Seaforth, Black Watch, Cameron, P.A., G.P.S. are going over in the morning, so there will be some bloodshed, if they get at close quarters with cold steel. Hun sent over some Tear Shells, which made our eyes smart, but were too far to cause much trouble. Two of our companies were up to the firing line, and T. Blake, of our platoon, acting as guide, had his jaw bone shattered, and another man had his head blown off. Three guns of the 9th R.F.A. were put out of action, they say the Huns have “smelt a rat”, and brought 12″ and 9.2 guns up, so I guess we shall have a lively time. I’d love to see the four “Jock” Regiments go over in the morning. The Huns hate them like poison, yet I do no think their hate exceeds their fear. For them, 100 and more prisoners have been brought in, past us. The Huns were sending shells over our heads, all day, one dropped in the valley, below, killing two and wounding five of the R.F.A.
9th July 1916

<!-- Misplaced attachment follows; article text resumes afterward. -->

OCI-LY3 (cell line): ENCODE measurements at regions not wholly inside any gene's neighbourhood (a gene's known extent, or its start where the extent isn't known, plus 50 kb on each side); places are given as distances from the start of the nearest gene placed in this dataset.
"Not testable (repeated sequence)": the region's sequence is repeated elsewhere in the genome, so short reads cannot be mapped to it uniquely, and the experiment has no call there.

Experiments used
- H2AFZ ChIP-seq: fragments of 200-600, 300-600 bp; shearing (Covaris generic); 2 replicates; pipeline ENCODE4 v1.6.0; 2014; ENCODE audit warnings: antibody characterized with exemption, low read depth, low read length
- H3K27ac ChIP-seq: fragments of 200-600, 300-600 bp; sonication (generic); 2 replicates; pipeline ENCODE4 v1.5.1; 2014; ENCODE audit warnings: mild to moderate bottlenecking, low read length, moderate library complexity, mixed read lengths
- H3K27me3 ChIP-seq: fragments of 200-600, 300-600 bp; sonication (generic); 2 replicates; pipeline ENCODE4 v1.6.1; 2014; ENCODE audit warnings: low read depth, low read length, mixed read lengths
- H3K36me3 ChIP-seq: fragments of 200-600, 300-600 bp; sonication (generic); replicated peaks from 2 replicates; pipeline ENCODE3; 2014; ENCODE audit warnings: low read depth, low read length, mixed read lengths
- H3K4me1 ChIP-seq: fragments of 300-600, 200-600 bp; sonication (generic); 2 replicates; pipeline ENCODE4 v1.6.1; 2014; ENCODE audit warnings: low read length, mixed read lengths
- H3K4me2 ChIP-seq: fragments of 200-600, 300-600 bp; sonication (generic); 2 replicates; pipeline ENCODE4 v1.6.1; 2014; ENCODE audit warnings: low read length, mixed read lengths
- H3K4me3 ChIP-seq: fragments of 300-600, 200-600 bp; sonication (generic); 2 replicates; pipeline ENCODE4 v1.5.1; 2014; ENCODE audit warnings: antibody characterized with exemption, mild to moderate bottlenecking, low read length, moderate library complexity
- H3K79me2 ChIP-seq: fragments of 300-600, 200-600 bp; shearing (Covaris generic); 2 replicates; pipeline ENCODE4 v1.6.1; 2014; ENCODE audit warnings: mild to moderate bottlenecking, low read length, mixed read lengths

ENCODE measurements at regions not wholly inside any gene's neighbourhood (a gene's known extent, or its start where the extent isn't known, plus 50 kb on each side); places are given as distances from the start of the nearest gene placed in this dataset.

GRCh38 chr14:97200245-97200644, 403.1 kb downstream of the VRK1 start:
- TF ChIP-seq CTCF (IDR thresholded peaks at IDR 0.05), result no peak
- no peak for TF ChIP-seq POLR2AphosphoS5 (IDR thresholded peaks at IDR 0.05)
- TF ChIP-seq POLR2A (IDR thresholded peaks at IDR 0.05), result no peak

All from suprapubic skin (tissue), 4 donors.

Shall never forget it, as long as I live. Coming up the trench we were shelled the whole time, and to see a string a wounded making their way to a dressing station, those who can walk or hobble along ; another chap had half of his head taken off, and was sitting in a huddled up position, on the side of the trench, blood streaming on to his boots, and Jock lay not 5 yards further with his stomach all burst open, in the middle of the trench. Those are only a few instances of the gruesome sights we see daily. A I am writing here, a big shell plonked into the soft earth, covering me with dust, one by one they are bursting around us. I am just wondering if the next will catch us (no it was just over). Oh ! I thought one wound get us, it plonked slick in our trench and killed old Fatty Roe, and wounded Keefe, Sammy who was next to me, and Sid Phillips, poor beggar, he is still lying next to me, the stretcher bearers are too busy to fetch him away.